But that’s all just the beginning, according to experts like computer scientist and author of “The Master Algorithm: How the Quest for the Ultimate Learning Machine Will Remake our World” Pedro Domingos, who told BI, “There were two stages to the information age. One stage is where we had to program computers, and the second stage, which is now beginning, is where computers can program themselves by looking at data.”

Meanwhile, Google’s executive chairman Eric Schmidt forecasts that machine learning “will be the basis and fundamentals of every successful huge IPO win in five years.”

Machine learning is also lauded for its potential to improve customer care by automating certain tasks. Machines don’t always outperform humans — especially in matters of high-touch decision making — but in improving both efficiency and efficacy where technology prevails, machine learning can free people up to focus on what they do best.

And while we often think of machine learning as future terrain, it’s also happening all around us, including in the higher education space as a means of improving teaching and learning. Moving forward, it will support unprecedented personalized learning for use by everyone from students to advisors. In other words, with a background in machine learning, you can not only change the world, you can also apply what you know much closer to home.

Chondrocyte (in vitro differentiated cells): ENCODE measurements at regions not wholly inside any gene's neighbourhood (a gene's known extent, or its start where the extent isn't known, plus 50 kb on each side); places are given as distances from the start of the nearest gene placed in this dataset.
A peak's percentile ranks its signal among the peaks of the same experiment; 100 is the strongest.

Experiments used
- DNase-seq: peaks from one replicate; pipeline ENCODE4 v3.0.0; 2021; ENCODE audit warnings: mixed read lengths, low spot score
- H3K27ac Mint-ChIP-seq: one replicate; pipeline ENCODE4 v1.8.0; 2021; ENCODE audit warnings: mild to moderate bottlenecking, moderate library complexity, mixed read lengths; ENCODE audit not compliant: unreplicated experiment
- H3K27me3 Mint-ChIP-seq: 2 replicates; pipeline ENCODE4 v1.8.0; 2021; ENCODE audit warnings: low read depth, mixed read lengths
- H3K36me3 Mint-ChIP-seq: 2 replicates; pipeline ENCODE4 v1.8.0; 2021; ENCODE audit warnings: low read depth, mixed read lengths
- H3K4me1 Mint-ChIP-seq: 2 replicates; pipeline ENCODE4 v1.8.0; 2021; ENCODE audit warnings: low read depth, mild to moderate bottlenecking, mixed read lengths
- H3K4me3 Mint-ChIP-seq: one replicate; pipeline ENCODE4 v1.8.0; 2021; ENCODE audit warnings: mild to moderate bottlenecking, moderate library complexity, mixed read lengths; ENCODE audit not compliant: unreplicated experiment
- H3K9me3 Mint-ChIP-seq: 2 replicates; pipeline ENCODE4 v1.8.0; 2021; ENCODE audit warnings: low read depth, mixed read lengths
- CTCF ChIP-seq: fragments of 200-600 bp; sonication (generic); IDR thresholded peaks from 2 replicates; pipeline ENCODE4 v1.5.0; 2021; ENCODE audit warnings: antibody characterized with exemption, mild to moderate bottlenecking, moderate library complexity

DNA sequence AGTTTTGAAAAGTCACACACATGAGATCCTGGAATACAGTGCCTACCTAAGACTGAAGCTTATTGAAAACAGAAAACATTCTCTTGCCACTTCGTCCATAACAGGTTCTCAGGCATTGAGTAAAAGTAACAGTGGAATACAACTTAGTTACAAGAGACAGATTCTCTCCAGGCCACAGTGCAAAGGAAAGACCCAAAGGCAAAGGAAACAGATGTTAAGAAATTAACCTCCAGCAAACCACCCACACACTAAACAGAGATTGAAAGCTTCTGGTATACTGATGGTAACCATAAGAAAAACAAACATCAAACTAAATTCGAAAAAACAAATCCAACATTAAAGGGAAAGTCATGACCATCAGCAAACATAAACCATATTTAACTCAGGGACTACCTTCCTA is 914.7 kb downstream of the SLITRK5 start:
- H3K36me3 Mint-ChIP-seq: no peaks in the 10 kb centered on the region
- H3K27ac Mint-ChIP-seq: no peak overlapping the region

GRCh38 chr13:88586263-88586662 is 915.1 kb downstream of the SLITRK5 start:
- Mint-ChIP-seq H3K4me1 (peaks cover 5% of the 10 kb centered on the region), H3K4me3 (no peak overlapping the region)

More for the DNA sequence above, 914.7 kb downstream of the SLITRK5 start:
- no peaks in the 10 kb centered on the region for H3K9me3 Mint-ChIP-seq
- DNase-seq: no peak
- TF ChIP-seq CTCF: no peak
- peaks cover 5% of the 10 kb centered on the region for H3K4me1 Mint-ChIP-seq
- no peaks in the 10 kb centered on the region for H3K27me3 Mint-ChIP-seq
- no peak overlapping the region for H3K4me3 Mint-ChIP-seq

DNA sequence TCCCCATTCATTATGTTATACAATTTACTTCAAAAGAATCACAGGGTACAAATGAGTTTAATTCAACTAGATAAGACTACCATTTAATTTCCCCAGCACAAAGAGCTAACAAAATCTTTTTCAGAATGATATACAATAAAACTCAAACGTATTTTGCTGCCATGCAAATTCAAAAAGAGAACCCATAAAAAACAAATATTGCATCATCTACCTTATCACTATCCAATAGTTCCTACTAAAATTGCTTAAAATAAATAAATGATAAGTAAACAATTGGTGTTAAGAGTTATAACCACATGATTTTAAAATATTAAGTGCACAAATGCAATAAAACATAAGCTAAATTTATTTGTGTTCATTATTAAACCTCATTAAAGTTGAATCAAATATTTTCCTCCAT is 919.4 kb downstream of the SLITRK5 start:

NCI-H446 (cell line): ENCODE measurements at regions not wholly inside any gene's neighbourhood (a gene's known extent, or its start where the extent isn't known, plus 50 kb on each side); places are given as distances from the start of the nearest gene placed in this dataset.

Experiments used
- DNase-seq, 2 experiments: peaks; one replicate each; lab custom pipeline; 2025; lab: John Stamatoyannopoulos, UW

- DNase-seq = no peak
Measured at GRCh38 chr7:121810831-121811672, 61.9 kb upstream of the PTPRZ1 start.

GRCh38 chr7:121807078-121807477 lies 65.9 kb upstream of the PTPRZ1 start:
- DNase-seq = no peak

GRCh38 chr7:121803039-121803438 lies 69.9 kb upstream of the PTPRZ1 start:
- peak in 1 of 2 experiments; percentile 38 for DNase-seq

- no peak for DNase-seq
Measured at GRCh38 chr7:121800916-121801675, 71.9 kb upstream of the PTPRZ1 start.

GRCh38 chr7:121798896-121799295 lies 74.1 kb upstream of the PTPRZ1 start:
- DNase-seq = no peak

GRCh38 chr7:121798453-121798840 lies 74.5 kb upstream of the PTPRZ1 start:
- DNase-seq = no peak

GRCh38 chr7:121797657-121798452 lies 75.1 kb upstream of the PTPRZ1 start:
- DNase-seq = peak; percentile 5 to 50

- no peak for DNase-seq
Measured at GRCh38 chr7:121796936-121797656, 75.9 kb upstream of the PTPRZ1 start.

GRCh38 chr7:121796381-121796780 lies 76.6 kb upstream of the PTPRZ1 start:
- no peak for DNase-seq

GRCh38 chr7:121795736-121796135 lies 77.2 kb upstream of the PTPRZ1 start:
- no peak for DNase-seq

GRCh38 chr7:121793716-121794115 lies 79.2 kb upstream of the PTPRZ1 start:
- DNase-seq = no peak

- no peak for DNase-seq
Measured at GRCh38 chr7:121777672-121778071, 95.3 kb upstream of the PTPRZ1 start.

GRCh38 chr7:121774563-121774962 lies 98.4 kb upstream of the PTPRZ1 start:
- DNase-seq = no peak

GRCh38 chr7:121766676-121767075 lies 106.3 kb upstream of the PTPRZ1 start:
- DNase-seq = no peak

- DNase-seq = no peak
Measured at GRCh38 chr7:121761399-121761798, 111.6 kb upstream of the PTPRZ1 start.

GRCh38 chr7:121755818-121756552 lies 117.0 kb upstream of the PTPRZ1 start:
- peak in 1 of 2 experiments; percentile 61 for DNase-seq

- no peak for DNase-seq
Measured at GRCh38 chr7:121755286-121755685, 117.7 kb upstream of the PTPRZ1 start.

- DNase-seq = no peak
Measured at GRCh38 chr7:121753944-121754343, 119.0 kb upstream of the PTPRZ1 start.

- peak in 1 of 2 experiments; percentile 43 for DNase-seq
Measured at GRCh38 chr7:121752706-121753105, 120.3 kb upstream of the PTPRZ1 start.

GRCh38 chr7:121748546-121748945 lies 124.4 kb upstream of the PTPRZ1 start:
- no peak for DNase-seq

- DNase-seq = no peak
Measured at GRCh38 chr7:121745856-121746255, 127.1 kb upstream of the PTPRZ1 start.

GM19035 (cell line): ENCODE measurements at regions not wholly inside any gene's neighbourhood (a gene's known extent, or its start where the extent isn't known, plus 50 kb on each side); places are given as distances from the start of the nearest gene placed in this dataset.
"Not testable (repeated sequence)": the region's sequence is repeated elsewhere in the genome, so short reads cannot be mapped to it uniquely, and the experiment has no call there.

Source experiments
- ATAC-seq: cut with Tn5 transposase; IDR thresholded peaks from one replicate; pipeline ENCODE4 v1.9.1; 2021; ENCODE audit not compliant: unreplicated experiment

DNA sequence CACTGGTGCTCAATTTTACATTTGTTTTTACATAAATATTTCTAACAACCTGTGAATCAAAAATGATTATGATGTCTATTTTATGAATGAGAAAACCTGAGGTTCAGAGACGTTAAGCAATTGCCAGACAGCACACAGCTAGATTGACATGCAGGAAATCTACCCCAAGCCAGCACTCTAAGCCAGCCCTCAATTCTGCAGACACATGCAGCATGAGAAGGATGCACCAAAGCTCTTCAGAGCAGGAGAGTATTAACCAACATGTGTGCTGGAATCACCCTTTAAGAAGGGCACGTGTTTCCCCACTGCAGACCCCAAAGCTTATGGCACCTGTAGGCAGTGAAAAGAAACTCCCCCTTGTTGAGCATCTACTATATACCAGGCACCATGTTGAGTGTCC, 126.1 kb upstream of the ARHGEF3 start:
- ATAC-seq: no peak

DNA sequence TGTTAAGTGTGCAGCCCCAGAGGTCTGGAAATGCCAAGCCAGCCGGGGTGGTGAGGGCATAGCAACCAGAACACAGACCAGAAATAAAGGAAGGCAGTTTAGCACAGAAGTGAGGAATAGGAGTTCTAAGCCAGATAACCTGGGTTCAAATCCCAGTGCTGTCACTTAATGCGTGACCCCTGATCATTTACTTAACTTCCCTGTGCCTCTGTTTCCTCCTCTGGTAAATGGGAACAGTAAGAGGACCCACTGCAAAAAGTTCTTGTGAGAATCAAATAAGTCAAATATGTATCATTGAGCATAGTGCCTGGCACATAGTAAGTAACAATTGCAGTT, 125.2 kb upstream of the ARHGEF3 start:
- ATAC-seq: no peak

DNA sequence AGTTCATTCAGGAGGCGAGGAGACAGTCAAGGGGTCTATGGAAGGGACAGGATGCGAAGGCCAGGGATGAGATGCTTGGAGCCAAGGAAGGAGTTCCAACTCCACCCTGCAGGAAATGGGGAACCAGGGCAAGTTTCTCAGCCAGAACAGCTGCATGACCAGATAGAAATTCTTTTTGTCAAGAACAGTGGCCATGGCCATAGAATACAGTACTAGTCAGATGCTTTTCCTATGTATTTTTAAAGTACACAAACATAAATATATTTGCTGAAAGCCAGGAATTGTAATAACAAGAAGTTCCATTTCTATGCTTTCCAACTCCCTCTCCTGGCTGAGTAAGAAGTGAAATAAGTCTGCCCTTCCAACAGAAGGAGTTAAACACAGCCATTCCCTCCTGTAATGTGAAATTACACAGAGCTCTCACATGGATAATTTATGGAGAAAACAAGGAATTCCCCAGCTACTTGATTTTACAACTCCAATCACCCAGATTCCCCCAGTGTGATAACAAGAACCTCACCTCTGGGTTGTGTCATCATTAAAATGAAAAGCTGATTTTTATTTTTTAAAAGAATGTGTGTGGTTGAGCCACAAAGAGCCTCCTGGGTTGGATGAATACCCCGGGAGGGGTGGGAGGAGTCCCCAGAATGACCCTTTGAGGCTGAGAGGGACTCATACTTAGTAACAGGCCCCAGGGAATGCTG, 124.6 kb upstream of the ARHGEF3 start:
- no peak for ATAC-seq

A Master’s Degree in Management

If you’re looking for a career push in the business world consider a Master in Management, or MIM.  You’ll study at a top-notch program with an international focus—and you don’t need all the work experience typically required for admission to an MBA program.  Looking for great degree experience that offers hands-on experience?  With a MIM, you’ll get it.  Many internationally-focused MIM programs partner with global businesses to give you hands-on, real-world experience right out of the gates.  Ready to learn more?  Let’s take a look at five must-do’s to prepare yourself to go get that MIM.

1. Assess Your Starting Position.

Figure out what you want from a MIM degree—is there a management specialty that interests you?  Have you researched MIM programs?  Does your undergraduate degree match the prerequisites for acceptance?  Do you need to take a prep course or other short-term course to fill in any gaps for the entrance requirement? Do you need to take exams, like the GMAT before you can apply? Make sure you have the right qualifications for the program of your choice before starting the application process.